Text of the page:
Thursday, October 18th, 17:30 and 19:00 – guided tours led by Shahar Kalman,   the director of the Visitors Center Friday, October 19th, 10:00 and 11:15   – tours about the history of the house led by Pazit Schweid,   the director of the Urban Communities and Urban Activities department at SPNI;   at 12:30, there will be a tour dealing with the restoration works,   led by the historic preservation architect, Moshe Shapira.  
Architect: Benjamin Chaikin, 1933
Guided tours of this house that was originally built for Julius Jacobs, the deputy governor of Jerusalem during the British Mandate period, and his family. Designed in the International Style, the exterior walls of the building are covered with plaster and not stone, which is unusual for Jerusalem. The design also incorporates local motifs such as arches. Between 1950 and 1974, it served as the official Prime Minister`s Residence and was home to David Ben Gurion, Levi Eshkol and Golda Meir (Golda`s famous kitchen was located here). In 1977, it was handed over to Yad Levi Eshkol, a nonprofit organization that commemorates the life and work of the former Israeli Prime Minister.
After undergoing extensive renovation and restoration works, it currently houses the Jerusalem offices of the Society for the Protection of Nature in Israel (SPNI) and Yad Levi Eshkol.
5 open tours. Thursday`s tours are limited to the first 30 people in line. Friday`s tours are limited to the first 40 people in line. Reservations not required.
A Jerusalem Chronicle
58 King George St.
Thursday, October 18th, 19:00 and 20:00    (the Wolfson Museum of Jewish Art will be open from 18:00 to 20:00)    Friday, October 19th, 10:00   (the Wolfson Museum of Jewish Art will be open from 9:00 to 11:00)  
Architects: Dr. Alexander Friedman and Meir Rubin, 1958
Experience- and surprise-filled tours that will introduce participants to the building that houses the Wolfson Museum of Jewish Art at Hechal Shlomo, which was built about a decade after Israel`s establishment as the seat of the Chief Rabbinate. The hour-long tours will include a guided panoramic view of Old and New Jerusalem from the roof of the building (with an emphasis on the architecture) as well as a brief visit at the museum to see the artifacts on display there.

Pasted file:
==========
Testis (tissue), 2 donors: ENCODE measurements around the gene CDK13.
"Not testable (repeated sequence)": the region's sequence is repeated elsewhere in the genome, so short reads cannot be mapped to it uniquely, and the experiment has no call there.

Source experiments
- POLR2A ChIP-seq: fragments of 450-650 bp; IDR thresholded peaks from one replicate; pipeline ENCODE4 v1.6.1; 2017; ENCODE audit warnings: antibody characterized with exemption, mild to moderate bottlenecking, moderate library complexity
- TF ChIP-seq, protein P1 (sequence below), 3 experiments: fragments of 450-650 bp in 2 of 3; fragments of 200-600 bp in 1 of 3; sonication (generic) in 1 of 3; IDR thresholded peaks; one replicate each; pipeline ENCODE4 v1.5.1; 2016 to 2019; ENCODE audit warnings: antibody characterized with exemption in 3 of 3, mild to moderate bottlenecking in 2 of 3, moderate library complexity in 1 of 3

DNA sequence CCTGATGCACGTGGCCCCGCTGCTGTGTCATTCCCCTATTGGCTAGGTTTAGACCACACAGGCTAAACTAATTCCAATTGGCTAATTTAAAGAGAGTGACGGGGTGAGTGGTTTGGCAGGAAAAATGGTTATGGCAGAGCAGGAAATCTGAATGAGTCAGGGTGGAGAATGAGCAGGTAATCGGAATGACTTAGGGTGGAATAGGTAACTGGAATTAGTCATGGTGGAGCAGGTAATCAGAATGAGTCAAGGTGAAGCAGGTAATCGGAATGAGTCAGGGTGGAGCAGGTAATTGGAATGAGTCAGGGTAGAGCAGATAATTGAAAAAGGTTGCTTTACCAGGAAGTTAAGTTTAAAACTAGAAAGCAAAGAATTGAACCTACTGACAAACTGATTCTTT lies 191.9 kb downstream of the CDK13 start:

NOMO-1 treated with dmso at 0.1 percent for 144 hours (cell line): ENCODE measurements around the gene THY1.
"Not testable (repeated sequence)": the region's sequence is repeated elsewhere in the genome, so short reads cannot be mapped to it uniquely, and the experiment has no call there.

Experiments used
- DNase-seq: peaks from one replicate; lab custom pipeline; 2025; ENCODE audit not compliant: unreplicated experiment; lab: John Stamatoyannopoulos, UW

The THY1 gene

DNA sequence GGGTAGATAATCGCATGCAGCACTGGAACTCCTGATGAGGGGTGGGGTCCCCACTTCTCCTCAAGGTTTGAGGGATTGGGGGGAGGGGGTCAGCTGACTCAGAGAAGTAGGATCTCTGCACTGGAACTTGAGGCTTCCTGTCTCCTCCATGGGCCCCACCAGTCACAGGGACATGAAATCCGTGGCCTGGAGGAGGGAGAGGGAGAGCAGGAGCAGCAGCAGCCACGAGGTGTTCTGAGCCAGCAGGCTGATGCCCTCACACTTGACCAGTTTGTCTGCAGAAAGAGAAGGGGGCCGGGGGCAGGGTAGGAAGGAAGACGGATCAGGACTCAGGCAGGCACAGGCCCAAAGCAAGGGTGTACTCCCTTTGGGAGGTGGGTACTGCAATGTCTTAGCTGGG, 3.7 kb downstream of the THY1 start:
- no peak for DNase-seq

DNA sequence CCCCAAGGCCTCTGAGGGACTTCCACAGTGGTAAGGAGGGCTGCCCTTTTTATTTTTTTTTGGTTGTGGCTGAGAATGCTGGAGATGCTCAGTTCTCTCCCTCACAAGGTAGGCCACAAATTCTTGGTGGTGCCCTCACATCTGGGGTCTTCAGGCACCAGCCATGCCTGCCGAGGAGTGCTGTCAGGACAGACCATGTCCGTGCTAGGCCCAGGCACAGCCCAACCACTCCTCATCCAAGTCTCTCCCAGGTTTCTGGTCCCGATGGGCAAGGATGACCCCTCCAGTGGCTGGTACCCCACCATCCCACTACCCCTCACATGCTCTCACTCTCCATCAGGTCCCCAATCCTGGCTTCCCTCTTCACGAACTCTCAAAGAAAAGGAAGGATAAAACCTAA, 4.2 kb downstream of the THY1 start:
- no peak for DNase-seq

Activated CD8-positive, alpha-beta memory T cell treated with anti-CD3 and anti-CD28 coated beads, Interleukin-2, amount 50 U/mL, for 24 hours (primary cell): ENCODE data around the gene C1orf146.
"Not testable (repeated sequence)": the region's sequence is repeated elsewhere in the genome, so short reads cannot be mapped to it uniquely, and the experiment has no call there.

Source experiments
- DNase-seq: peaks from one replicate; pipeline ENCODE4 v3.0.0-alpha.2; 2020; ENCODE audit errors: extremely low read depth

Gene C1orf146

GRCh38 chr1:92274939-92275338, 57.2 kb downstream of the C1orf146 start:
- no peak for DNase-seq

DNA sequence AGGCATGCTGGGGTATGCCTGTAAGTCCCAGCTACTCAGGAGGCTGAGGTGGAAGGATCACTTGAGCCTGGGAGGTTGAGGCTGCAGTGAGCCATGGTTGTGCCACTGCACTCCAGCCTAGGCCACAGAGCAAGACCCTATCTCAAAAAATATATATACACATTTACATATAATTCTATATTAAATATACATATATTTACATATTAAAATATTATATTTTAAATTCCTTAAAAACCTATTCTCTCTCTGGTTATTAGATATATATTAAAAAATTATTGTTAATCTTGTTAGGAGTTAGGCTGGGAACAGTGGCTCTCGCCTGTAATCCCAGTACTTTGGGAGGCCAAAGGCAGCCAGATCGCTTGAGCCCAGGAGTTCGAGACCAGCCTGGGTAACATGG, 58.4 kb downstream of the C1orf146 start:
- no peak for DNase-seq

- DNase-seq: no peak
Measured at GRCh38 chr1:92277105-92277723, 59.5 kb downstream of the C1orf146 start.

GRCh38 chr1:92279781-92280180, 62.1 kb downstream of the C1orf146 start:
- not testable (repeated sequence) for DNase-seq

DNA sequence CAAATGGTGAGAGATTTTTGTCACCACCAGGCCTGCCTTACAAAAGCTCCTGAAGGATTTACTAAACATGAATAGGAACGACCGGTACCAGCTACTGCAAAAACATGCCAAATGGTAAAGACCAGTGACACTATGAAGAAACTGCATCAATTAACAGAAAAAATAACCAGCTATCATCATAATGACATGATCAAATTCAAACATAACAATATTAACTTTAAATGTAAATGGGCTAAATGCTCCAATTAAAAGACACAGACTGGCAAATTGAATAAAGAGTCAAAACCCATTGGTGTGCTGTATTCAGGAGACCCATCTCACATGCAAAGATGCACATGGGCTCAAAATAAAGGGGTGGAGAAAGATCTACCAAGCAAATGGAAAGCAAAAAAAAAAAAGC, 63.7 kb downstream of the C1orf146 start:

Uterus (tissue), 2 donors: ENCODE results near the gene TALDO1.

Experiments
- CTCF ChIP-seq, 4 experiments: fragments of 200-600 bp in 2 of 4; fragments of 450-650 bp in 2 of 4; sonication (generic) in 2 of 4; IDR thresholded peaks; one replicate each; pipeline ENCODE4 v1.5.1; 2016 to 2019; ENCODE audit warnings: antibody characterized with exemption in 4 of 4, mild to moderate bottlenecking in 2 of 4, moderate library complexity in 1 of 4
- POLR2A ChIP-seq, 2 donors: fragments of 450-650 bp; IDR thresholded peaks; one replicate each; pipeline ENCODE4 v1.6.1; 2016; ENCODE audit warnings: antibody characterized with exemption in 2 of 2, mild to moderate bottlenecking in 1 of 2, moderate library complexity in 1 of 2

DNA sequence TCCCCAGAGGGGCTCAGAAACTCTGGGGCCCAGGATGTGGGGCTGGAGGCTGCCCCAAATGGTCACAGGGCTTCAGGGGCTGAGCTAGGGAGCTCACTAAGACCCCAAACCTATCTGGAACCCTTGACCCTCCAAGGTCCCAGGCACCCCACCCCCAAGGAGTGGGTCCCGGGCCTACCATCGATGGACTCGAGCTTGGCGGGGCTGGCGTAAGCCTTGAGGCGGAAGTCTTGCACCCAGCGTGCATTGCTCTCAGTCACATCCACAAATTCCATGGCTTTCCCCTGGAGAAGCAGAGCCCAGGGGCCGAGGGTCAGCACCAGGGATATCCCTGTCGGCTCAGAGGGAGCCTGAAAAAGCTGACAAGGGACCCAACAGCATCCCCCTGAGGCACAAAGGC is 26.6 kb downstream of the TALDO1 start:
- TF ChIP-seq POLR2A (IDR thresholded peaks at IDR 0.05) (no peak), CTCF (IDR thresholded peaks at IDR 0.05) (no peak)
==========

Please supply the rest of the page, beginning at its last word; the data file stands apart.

3 open tours for the first 45 people in line. Reservations not required.
The First Live Structure in Israel
The Jerusalem Bird Observatory, James Rothschild Blvd., Kiryat HaLeom
Friday, October 19th, 9:00-13:00 Saturday, October 20h, 9:00-12:00.   Guided tours will start every hour on the hour.  
Fit for childrenEchologic Tour
Architects: Weinstein Vaadia Architects, 2009
An opportunity to hear about the first live structure of its kind in Israel, located at the Jerusalem Bird Observatory – which is a unique urban-community nature site devoted to studying avian behavior in a city setting. The tours will include a view of the flora and fauna system incorporated in the structure`s walls and roof, as well as a guided observation of the different natural habitats and wild animals found within the observatory`s domain – witnessed from a concealed lookout point.
Open house and open tours. Reservations not required.
Between Faith and Art
Meeting place: 7 Yehuda Hamaccabi St., Mekor Baruch
Thursday, October 18th, 18:00 and 20:00 Friday, October 19th, 8:00 and 11:00  
An opportunity to become acquainted with the Art Shelter Gallery that is situated in a bomb shelter in the heart of Mekor Baruch – and is the first art gallery ever opened in an ultra-Orthodox neighborhood. The 90-minute sessions will start with a tour of the neighborhood, during which participants will learn about the lifestyle of its residents and its public buildings. They will conclude with a visit at the "Act of Letters" exhibition and a discussion about the tension between faith and art. The gallery was opened in 2000 by the artist, Ika Yisraeli, who embraced the practices of Orthodox Judaism.